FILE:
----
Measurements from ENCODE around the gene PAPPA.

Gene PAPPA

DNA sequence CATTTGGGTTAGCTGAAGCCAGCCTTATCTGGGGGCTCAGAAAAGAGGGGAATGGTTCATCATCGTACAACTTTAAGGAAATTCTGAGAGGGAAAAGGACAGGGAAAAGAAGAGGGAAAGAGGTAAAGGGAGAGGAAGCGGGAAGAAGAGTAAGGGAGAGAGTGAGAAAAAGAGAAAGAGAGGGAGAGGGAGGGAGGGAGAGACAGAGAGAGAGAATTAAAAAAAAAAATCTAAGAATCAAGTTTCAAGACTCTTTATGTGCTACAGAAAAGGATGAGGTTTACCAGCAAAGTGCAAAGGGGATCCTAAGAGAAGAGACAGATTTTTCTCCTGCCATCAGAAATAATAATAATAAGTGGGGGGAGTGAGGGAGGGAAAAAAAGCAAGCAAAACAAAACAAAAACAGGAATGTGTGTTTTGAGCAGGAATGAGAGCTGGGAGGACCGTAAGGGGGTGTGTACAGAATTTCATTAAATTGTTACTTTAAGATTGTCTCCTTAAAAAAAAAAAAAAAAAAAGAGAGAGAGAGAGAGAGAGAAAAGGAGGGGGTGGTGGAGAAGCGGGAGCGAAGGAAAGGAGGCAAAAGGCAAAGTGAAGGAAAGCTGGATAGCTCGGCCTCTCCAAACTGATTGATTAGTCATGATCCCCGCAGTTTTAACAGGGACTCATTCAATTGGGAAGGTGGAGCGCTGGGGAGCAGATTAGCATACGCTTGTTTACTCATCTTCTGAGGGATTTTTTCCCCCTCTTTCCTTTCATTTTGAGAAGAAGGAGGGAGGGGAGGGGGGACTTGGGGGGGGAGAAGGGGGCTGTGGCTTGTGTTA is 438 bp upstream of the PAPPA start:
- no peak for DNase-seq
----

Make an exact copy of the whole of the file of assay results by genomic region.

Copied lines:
Measurements from ENCODE around the gene PAPPA.

Gene PAPPA

DNA sequence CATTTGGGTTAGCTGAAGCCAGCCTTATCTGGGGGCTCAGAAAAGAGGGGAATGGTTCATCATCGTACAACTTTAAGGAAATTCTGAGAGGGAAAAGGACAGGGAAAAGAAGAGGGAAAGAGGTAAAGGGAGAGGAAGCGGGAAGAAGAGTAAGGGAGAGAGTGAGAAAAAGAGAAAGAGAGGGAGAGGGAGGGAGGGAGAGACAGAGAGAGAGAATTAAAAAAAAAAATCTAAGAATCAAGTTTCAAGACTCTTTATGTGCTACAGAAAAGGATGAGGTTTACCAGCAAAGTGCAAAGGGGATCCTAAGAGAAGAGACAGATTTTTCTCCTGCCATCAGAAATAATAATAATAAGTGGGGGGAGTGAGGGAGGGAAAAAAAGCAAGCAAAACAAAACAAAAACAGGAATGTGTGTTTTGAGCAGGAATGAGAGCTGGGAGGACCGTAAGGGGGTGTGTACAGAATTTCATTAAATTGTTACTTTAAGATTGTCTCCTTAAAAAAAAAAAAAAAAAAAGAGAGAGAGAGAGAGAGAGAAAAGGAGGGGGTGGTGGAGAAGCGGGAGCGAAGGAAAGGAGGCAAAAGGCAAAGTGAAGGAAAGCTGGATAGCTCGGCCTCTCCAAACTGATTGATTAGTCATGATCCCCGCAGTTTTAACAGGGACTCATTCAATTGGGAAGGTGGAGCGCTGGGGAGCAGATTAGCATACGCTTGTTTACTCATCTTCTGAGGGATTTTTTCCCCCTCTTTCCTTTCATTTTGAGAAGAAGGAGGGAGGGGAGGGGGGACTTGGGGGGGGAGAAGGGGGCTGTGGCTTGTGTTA is 438 bp upstream of the PAPPA start:
- no peak for DNase-seq